Diane Beauchemin

Chemist earns honour for contribution to research

Faculty of Arts and Science researcher Diane Beauchemin has earned the Environment Division R&D Dima Award from the Chemical Institute of Canada for her distinguished contributions to research and development in environmental chemistry while working in Canada.

Dr. Beauchemin joined the Department of Chemistry at Queen’s University in 1988. Among her many career achievements, she was the first to develop a speciation analysis method for arsenic in environmental samples. Her on-line leaching method facilitates geochemical exploration for undercover ore deposits. It also reveals different sources of elements in environmental samples. Several of her proposed approaches are used worldwide.

She has received many other awards over her career, the most significant being the 2017 Maxxam Award and the 2018 Gerhard Herzberg Award as she was the first woman to earn them.

She explains her environmental analysis research in more detail. "To ascertain the toxicity of arsenic, one needs to know the chemical form in which arsenic is present because some forms are carcinogens whereas others are nontoxic, such as arsenobetaine (the main form of arsenic in seafood),” Dr. Beauchemin says. “I developed a method to determine the different forms of arsenic in real samples and my group expanded the method to the simultaneous determination of different forms of arsenic, selenium and chromium, i.e., elements whose toxicity depends on their chemical form.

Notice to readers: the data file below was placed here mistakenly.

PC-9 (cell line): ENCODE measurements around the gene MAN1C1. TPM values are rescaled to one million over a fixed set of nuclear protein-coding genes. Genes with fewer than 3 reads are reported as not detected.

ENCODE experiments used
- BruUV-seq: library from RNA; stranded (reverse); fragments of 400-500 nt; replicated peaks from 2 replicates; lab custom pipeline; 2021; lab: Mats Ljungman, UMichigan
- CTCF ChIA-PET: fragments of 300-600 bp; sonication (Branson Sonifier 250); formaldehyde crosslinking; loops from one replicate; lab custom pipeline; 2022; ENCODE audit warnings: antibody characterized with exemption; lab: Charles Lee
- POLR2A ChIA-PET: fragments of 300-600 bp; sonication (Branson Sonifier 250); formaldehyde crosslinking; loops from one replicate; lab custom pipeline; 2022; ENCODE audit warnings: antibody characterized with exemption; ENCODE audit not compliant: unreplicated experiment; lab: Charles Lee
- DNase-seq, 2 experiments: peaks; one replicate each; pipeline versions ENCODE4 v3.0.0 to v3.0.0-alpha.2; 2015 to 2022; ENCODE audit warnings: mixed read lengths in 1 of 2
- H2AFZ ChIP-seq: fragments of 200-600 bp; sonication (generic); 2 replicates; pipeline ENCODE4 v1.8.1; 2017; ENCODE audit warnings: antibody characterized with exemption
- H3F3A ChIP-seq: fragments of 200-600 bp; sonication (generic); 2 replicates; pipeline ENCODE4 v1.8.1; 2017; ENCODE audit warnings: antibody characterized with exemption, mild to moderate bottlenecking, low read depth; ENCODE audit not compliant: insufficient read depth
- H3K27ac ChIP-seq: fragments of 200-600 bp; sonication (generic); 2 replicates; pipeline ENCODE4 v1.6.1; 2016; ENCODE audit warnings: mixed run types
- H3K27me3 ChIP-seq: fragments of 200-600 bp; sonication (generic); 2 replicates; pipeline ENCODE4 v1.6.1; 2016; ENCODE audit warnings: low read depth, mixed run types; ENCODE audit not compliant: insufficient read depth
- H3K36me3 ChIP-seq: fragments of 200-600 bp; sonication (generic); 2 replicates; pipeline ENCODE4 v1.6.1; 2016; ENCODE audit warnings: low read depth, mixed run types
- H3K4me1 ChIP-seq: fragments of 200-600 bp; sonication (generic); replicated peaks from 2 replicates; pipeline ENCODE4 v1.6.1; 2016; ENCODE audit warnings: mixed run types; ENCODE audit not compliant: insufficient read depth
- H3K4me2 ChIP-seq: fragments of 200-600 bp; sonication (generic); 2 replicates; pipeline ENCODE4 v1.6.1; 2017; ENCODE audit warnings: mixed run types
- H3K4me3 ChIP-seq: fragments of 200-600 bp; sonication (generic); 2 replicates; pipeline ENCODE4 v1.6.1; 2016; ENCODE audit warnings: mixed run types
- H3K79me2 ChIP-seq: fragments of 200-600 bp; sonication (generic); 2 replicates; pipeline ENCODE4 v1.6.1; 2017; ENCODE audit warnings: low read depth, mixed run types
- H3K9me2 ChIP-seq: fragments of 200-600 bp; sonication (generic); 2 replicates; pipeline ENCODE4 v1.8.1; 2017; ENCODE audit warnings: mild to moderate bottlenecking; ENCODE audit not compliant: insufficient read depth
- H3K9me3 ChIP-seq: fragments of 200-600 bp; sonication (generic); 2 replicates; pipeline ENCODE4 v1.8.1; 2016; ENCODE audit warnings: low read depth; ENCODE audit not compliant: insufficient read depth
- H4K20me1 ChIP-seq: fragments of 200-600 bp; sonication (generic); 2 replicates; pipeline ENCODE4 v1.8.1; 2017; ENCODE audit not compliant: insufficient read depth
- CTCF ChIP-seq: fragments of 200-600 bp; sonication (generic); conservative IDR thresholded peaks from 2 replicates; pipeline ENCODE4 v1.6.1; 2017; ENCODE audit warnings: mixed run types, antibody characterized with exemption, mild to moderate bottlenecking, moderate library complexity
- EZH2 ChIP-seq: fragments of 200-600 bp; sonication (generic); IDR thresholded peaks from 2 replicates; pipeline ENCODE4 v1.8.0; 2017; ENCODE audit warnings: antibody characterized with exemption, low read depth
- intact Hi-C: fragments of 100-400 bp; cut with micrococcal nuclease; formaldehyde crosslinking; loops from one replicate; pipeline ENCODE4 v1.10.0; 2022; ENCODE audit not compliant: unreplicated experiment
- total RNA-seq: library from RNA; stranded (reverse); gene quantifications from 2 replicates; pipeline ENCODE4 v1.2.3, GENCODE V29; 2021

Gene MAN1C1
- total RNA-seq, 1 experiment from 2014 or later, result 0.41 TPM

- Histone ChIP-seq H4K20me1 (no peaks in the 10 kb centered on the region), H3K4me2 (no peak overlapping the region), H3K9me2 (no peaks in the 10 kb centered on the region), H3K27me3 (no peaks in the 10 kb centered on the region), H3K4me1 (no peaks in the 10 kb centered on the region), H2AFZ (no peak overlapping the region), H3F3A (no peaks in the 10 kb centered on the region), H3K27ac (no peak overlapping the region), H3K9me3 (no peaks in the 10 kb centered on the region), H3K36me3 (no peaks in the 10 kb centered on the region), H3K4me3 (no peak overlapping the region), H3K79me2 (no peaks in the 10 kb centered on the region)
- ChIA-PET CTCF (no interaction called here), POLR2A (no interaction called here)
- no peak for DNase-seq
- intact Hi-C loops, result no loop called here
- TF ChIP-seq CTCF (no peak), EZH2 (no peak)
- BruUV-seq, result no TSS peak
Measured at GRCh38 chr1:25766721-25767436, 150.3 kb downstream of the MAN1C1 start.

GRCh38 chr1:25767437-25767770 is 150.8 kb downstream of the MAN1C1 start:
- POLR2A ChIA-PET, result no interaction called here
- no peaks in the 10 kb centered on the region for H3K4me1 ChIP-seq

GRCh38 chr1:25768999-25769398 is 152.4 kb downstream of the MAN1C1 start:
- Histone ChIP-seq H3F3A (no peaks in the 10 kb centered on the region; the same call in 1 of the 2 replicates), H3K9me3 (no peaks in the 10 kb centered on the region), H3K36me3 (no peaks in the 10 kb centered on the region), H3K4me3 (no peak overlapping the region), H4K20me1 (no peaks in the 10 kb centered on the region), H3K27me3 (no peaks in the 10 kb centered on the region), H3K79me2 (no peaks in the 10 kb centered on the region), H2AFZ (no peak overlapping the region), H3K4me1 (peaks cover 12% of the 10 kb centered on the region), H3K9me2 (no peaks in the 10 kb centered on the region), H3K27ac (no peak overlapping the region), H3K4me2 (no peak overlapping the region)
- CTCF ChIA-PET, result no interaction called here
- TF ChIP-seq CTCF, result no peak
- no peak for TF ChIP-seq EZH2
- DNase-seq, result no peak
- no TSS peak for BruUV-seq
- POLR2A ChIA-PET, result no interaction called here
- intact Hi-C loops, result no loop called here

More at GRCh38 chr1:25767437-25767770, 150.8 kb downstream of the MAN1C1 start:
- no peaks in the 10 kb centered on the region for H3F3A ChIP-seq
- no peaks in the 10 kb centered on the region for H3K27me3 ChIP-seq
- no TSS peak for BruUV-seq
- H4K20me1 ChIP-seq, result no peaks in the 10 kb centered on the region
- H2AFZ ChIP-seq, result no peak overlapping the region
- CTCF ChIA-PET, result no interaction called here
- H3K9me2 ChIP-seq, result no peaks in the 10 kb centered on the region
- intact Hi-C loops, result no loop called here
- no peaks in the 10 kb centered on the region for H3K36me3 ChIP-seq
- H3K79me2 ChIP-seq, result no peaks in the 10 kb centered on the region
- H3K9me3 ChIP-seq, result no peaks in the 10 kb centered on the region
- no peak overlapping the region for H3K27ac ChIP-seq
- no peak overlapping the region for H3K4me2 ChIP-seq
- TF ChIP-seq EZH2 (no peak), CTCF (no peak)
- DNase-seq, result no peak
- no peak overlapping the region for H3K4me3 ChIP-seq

“I also developed a leaching method that readily allows us to see how mobile elements are in soil, through real-time monitoring of the release of elements as reagents are pumped through a soil sample. This valuable information is not available by any other method. It allows geochemists to locate new ore deposits. This is important for Canada because the minerals sector (in particular, mining, primary processing, and metal product manufacturing), directly employed 420,000 Canadians, and indirectly employed at least an additional 260,000, in 2022.”

As for the future, she says she will continue to work on various analytical chemistry projects including risk assessment of food and pharmaceutical products safety (including of insects, which are increasingly consumed but about which little is known) as well as the development of new forensic analysis methods or improvement/refinement of methods for which she published a proof-of-concept.

“The French Agency for Food Safety has collaborated on the food safety aspect, whereas forensic analysis has been in collaboration with the RCMP National Forensic Laboratories. I also have four projects in collaboration with industry to develop analytical methods tailored to their specific needs. For example, improved methods are required for the accurate analysis of metal nanoparticles and of plastic microparticles to assess their effect on the environment, our health, etc. We are optimizing a system to facilitate this. Similarly, we are working on a system that would enable assessment of how selective an anticancer drug is by quickly analyzing cells on a cell-by-cell basis for the drug in question.”

Learn more about Dr. Beauchemin on her webpage and about the award on the Chemical Institute of Canada website.